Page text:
We pen this posting in the middle of Cyber Monday and already, reports of both physical and online holiday sales levels for the all-important Thanksgiving and Black Friday weekend are confusing. However, one conclusion is clearer, supply chain, online fulfillment and logistics teams need to be prepared for a wild ride in the following 4 weeks.
Today’s published edition of the Wall Street Journal headlined (paid subscription or free metered view) that holiday sales lagged despite the blitz of deals, reporting that weekend sales dropped for the first time in at least seven years. While retailers such as Best Buy, Macy’s, Target and Wal-Mart opened physical stores on the afternoon of the Thanksgiving holiday and aggressively promoted deals, preliminary sales estimates point to sales across both holiday days as not equivalent to previous years. The WSJ opined how retailing has become a zero-sum game as sales growth comes at the expense of another retailer. It cites National Retail Federation (NRF) preliminary estimates that total spending over the Thanksgiving weekend fell to $57.4 billion, down 2.7 percent from a year ago. However, NRF forecasts total holiday through year-end to increase by 3.9 percent.
The fact that this weekend’s shopping activity spans an earlier promotional and shopping horizon seems to be either confusing media outlets or these outlets are in competition for the most click-through headlined content regarding holiday sales. Yesterday, Bloomberg reported that Black Friday online spending increased a record 15 percent to a record $1.2 billion. It cites ComScore online data going back to November 1 as well as Thanksgiving and Black Friday holiday online sales. What the authors failed to qualify was that last year, the majority of retail outlets were not open for business during Thanksgiving, and thus comparisons to last year are exaggerated to state the least. In its reporting, the WSJ cited NRF data and noted: “ On Thanksgiving Day, 45 million people went shopping, up 27% from last year, but traffic on Friday increased only 3.5% to 92 million..”
Readers who were monitoring social media probably viewed the many ugly images of shoppers fighting at a Wal-Mart to secure a promoted television model, or other images of shoppers stampeding into stores and malls to secure their bargains. One report we read indicated that Wal-Mart authorized its store managers, at their discretion, to announce hourly door busters, to add even more frenzy.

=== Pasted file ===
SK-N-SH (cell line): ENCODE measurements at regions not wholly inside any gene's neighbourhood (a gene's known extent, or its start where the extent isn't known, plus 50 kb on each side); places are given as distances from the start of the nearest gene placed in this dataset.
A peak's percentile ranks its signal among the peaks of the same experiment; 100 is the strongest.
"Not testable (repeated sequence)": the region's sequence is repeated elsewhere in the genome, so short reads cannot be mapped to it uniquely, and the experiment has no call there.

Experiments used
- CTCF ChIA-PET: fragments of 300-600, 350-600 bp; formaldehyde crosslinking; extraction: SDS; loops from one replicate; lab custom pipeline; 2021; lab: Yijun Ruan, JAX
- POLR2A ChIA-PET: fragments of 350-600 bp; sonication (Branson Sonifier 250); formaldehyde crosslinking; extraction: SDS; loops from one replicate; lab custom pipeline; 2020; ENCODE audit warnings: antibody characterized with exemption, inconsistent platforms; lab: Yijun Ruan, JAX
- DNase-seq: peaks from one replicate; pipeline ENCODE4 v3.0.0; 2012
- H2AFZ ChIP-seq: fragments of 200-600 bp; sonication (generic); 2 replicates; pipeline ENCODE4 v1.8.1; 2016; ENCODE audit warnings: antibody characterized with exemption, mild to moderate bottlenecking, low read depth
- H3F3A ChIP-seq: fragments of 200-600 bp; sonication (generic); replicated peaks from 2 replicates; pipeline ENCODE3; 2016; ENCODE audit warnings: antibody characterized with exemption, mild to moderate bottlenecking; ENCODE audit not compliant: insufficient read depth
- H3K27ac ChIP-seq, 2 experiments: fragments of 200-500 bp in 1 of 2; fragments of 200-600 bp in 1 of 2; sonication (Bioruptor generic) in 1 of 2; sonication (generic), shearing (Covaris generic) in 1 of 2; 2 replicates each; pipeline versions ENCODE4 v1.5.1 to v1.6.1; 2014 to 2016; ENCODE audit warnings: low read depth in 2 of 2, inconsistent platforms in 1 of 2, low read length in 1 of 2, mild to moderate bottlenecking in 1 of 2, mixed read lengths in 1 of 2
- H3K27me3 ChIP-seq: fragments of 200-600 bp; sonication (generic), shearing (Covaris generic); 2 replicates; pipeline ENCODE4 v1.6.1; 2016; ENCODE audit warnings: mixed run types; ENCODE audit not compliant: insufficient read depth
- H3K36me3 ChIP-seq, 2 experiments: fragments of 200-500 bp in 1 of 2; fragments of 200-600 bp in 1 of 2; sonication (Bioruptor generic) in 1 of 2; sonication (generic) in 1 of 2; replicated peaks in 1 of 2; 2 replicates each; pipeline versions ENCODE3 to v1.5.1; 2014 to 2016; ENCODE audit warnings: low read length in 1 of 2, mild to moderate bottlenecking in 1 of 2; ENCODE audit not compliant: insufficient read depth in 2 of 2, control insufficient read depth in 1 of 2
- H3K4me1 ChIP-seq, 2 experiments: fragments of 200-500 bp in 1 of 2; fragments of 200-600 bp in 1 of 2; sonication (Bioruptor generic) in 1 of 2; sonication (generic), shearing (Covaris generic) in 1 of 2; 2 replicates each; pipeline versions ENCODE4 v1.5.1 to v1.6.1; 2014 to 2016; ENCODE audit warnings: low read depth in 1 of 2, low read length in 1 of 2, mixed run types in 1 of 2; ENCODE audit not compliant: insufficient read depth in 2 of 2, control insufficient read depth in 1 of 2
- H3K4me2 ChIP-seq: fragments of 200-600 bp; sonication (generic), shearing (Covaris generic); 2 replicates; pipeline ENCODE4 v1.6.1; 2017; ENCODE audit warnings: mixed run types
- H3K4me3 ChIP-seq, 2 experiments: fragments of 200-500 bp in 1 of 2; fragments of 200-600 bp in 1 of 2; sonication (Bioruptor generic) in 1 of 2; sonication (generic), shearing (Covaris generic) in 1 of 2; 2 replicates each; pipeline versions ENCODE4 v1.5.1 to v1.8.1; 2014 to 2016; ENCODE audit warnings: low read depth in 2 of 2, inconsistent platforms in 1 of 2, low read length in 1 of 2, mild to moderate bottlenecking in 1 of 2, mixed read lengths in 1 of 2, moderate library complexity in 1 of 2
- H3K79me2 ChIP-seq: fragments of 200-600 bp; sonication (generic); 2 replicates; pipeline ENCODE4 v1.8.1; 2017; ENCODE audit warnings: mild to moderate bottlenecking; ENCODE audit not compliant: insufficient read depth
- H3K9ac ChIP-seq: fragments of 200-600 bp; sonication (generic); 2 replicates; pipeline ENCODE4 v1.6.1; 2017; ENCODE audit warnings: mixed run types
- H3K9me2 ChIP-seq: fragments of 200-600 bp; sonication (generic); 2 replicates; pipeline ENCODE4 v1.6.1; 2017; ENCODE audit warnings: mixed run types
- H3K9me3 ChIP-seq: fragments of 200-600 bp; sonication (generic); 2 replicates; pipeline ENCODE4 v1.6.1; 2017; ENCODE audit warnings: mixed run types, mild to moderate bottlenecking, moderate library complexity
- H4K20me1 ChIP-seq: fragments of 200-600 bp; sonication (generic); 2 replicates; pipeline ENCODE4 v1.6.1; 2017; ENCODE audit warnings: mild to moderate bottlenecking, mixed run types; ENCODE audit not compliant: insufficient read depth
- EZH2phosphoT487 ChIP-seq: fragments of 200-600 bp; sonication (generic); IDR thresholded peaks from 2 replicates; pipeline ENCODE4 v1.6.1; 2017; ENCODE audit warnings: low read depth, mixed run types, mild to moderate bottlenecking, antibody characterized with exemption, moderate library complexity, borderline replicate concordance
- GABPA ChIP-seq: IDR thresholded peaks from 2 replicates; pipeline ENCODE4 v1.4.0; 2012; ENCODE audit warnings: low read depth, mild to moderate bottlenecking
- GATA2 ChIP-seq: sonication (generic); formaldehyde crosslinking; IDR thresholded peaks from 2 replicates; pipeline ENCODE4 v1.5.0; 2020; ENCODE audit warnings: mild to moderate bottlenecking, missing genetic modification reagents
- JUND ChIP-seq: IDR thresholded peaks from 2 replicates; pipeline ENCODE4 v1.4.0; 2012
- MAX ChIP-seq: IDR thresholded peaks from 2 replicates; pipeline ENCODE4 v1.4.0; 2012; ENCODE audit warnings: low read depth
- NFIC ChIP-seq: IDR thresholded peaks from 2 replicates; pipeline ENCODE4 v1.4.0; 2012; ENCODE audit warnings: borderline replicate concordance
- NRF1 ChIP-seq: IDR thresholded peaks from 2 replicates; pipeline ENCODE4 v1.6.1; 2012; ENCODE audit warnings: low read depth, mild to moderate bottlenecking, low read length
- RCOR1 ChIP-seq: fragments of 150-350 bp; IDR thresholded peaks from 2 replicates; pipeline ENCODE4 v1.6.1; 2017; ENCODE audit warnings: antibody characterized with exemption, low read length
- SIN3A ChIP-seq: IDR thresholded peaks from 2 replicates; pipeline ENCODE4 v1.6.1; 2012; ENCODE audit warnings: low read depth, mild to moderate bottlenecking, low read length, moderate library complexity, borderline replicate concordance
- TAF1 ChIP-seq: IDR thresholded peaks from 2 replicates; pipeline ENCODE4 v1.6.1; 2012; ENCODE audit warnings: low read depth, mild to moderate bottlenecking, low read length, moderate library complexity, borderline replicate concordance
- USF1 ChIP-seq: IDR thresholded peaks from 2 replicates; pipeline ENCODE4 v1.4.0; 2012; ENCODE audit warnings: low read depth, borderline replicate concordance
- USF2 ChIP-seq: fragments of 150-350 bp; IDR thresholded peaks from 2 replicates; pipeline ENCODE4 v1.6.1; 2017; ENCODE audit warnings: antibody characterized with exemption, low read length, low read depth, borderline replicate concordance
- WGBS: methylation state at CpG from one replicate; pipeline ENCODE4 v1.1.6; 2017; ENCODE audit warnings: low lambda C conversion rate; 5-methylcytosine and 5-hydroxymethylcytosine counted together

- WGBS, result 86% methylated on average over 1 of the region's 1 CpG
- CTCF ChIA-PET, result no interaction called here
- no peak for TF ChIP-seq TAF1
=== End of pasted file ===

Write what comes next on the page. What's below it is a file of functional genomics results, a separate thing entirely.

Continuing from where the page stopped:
All of these reports and images should be of concern for sales and operations planning and supply chain teams planning supply and inventory resource requirements for the remainder of the month. While many product promotions are planned well in advance and inventory availability is managed to a concerted plan, it would initially appear that two trends are occurring.
First, consumers are clearly price and bargain focused, and thus sales for the remaining days and weeks will be driven by aggressive pricing and sales tactics that drive loss leaders but at the same time capture consumer eyeballs for other products, both brick and mortar and online focused. Second, as noted in our earlier commentary regarding what to expect, online sales activity may indeed peak later in the month, if it peaks at all. That implies a extremely keen eye on real-time inventory sales and inventory management across all fulfillment channels and having daily conversations with your online and traditional sales and marketing team members as to the most up-to-date promotional and sales fulfillment activities. The more those conversations can be collaborative as to what has been planned and what to expect, the less firefighting and ultimate lost sales.
Now more than any other period during the year, near real-time analysis of operational fulfillment and inventory data will differentiate the winners for this year’s holiday buying surge. This will be the keen test of any or all demand sensing and supply chain response capabilities.